Fermilab LInC Online

Flooding River

Hints on Focusing Your Investigation

(After Twenty Questions After Defining your Question)


Student Pages


Index of Projects

Some things to consider

Working in Teams

As researchers, we will work in teams. A team is a group of people who help keep each other on task and all contribute ideas and energy to the making of a successful project. You begin a team by setting roles and guidelines for working. Talking and discussing will be an important part of the success of the team, so begin by discussing the roles your teams should have and the duties of each of the members. All members of the team work, research, and write up results of what they complete.

Next Focus in on the Problem

When you have decided how to organize your team, you will need to discuss the problems that the letter points out. Brainstorm the problem your group has chosen and record your results. List what you think you need to know, what other questions you have, and what experiments you might do. From the list, think about what the key points of the project and a timeline for doing the project.

What Else do you need to Know?

Make your problem into a one-sentence research question so you will know exactly what you have to answer. Start you investigation by writing down what you know about the problem and what you think you will need to find out. Defining the Question

Keep your project Up To Date

As you proceed with the investigation, check the defining question document you did above and update it because you will learn more and probably ask more and different questions. Record what you know and need to know when you check this.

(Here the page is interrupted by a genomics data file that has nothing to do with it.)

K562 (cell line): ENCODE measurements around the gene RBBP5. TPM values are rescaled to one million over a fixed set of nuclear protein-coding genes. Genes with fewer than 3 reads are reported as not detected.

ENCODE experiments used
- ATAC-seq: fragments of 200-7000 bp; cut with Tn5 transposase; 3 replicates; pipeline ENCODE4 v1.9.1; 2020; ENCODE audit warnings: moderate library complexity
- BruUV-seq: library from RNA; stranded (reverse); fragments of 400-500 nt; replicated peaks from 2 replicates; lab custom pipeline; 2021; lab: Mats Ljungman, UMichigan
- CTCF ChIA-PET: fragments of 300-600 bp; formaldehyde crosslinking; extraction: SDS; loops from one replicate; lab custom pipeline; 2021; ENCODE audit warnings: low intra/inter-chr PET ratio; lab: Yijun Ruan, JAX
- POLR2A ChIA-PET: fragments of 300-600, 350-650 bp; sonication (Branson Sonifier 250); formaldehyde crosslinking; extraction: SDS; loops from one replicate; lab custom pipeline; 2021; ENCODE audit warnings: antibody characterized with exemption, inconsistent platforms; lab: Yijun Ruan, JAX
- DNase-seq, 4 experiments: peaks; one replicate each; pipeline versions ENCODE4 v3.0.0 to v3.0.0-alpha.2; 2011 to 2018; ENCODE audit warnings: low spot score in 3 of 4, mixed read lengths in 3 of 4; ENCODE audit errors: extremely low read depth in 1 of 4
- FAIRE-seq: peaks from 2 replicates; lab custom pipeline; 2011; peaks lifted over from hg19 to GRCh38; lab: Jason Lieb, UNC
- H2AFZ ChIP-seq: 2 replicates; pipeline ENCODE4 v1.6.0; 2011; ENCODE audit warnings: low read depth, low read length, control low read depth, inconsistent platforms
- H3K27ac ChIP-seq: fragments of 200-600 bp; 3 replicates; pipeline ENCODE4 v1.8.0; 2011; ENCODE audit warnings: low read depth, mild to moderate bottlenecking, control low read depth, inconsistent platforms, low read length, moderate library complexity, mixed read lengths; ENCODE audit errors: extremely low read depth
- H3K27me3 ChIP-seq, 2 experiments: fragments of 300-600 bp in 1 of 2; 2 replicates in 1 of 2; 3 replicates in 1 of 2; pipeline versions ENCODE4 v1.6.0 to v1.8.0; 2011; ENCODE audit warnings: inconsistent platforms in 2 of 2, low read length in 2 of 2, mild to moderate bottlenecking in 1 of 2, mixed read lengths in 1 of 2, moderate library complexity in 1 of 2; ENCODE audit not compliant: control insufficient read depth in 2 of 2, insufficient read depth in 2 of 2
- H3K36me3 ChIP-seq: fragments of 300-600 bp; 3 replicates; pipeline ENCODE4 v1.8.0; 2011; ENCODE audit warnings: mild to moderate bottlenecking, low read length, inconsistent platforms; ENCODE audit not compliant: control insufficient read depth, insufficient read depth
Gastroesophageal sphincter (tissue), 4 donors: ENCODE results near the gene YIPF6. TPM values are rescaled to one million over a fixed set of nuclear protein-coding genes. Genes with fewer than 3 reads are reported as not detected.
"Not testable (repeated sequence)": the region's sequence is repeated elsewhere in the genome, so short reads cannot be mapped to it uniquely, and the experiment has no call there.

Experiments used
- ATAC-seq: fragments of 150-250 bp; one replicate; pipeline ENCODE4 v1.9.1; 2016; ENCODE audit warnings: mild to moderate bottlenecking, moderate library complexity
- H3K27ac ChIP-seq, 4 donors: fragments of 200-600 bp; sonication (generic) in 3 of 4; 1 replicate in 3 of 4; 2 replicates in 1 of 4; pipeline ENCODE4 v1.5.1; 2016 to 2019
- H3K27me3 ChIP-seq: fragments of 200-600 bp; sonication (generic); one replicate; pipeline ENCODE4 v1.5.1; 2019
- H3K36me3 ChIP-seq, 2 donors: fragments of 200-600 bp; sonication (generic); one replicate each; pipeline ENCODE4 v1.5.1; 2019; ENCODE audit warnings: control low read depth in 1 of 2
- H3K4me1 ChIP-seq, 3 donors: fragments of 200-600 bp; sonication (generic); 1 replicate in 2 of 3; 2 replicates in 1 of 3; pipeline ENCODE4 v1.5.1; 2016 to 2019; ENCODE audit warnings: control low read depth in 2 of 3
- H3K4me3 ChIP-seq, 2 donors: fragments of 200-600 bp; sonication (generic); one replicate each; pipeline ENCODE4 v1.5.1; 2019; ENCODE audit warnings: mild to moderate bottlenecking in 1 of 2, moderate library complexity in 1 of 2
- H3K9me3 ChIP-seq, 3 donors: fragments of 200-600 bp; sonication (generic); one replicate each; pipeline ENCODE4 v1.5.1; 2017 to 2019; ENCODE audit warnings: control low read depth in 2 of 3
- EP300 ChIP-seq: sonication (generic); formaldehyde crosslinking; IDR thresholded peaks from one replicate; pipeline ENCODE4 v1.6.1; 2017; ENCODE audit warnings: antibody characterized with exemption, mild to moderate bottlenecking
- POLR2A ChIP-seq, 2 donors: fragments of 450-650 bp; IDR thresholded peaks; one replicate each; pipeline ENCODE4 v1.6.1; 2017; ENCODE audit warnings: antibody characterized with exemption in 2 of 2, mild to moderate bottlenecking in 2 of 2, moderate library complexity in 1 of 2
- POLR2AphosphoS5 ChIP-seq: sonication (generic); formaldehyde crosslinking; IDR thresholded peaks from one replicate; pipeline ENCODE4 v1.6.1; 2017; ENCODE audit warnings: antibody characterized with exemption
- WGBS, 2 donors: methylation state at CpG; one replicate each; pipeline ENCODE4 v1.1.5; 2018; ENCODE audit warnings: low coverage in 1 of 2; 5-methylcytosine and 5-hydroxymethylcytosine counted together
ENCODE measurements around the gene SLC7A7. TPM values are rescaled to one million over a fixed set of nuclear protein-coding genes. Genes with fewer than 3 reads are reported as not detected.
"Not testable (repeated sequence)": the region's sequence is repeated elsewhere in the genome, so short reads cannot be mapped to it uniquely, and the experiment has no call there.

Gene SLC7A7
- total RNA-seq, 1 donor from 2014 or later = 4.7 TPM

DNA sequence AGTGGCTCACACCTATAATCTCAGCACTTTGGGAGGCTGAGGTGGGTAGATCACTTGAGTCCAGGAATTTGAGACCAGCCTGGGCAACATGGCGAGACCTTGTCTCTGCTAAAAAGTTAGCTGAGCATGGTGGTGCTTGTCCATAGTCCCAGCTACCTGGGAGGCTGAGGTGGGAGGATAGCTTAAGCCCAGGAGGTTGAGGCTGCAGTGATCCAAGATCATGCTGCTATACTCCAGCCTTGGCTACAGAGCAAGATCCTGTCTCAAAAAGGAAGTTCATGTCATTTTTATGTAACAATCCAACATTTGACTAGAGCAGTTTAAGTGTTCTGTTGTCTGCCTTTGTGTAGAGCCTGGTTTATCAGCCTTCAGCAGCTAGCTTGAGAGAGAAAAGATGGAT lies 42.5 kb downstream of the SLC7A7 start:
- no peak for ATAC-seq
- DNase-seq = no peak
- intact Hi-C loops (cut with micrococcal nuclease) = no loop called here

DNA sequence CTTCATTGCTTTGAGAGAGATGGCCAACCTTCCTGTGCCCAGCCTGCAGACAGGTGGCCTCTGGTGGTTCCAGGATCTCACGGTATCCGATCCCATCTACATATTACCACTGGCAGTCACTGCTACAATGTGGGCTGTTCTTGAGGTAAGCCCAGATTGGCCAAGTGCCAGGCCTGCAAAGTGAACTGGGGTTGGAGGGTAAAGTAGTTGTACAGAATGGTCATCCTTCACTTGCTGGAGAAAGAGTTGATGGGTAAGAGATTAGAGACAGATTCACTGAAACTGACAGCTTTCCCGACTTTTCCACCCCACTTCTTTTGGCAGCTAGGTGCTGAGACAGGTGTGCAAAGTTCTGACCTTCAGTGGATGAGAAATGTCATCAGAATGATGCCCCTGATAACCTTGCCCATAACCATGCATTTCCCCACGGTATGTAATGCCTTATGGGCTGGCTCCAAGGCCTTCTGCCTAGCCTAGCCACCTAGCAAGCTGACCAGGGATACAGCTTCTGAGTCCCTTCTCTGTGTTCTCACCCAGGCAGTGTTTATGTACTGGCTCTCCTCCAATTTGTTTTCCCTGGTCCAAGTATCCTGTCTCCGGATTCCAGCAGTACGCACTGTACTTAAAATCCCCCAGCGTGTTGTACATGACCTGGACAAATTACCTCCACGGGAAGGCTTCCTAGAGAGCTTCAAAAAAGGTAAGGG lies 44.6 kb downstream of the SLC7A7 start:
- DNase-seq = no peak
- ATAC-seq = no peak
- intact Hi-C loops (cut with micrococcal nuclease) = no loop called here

Concept Map

Record what you know and what you need to learn: ( concept map) A concept map is often a good way to see what you know and what you need to learn. It shows connections to the question.

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Pages for Students

Clip Art Credit:: Pageresource.com (A free Web Resource from DreamWeaver) http://www.pageresource.com/graphics/index.html

Created for the Fermilab LInC program sponsored by Fermi National Accelerator Laboratory Education Office and Friends of Fermilab, and funded by United States Department of Energy, Illinois State Board of Education, North Central Regional Technology in Education Consortium which is operated by North Central Regional Educational Laboratory (NCREL), and the National Science Foundation.

Author(s): Miles Robinson (mrobinson@cranbrook.edu), Brian Schad (schad@aaps.k12.mi.us )
Cranbrook Schools, Kingswood Girl's Middle School, Bloomfield Hills, Michigan and Lawton Elementary Ann Arbor, Michigan
Created: February 15, 2001 - Updated: April 18, 2001
URL: /lincon/w01/projects/yourfoldername/student.html